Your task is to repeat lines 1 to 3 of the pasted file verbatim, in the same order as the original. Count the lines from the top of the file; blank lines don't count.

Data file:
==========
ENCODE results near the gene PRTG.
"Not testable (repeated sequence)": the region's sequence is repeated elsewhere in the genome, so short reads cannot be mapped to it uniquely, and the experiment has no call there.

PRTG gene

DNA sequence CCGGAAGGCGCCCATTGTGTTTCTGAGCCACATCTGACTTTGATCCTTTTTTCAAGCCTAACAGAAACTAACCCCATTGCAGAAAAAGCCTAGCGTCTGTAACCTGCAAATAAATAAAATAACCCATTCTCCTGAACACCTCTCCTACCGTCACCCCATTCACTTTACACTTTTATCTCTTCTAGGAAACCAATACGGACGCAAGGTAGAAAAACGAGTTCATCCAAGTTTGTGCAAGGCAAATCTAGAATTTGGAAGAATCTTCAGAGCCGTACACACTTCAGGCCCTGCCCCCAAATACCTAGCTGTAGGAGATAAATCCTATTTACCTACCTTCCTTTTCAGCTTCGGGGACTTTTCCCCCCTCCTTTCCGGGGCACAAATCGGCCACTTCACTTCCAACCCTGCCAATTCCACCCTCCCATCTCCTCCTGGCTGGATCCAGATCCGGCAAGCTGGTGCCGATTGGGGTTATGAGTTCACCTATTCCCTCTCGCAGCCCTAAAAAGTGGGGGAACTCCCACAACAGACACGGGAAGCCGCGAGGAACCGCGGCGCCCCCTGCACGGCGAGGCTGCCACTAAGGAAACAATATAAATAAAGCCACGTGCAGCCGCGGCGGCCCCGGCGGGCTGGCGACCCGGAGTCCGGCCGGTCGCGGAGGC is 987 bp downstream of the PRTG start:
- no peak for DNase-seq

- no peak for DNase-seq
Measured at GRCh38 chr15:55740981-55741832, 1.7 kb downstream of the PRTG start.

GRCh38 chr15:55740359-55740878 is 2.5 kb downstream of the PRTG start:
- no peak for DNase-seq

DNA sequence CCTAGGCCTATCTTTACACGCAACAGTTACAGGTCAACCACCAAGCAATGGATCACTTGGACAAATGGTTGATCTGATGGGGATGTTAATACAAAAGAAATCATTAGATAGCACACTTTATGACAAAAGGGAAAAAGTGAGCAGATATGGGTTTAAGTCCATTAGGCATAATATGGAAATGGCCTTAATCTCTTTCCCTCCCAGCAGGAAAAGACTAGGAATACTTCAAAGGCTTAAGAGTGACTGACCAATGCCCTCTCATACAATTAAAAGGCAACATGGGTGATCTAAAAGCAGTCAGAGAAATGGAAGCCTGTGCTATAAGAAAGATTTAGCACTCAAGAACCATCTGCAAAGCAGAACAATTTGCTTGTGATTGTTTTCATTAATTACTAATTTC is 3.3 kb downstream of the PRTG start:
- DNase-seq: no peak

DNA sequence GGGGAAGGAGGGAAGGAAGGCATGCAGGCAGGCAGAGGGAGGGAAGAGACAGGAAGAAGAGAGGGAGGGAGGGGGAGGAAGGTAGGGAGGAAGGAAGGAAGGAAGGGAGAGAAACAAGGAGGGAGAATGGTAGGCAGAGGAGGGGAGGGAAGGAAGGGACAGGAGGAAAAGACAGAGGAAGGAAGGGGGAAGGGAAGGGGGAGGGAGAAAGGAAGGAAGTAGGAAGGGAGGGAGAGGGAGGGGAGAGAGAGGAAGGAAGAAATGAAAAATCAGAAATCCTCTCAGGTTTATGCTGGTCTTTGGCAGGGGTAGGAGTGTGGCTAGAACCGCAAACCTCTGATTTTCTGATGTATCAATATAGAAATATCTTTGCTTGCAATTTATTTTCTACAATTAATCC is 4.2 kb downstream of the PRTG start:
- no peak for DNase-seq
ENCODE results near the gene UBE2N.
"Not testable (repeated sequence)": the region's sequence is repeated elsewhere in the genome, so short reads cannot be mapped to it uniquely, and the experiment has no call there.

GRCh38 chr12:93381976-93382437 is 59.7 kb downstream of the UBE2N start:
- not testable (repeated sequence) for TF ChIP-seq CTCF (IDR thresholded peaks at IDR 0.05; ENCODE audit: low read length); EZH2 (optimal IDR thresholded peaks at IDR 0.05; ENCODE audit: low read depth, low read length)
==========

ENCODE results near the gene PRTG.
"Not testable (repeated sequence)": the region's sequence is repeated elsewhere in the genome, so short reads cannot be mapped to it uniquely, and the experiment has no call there.

PRTG gene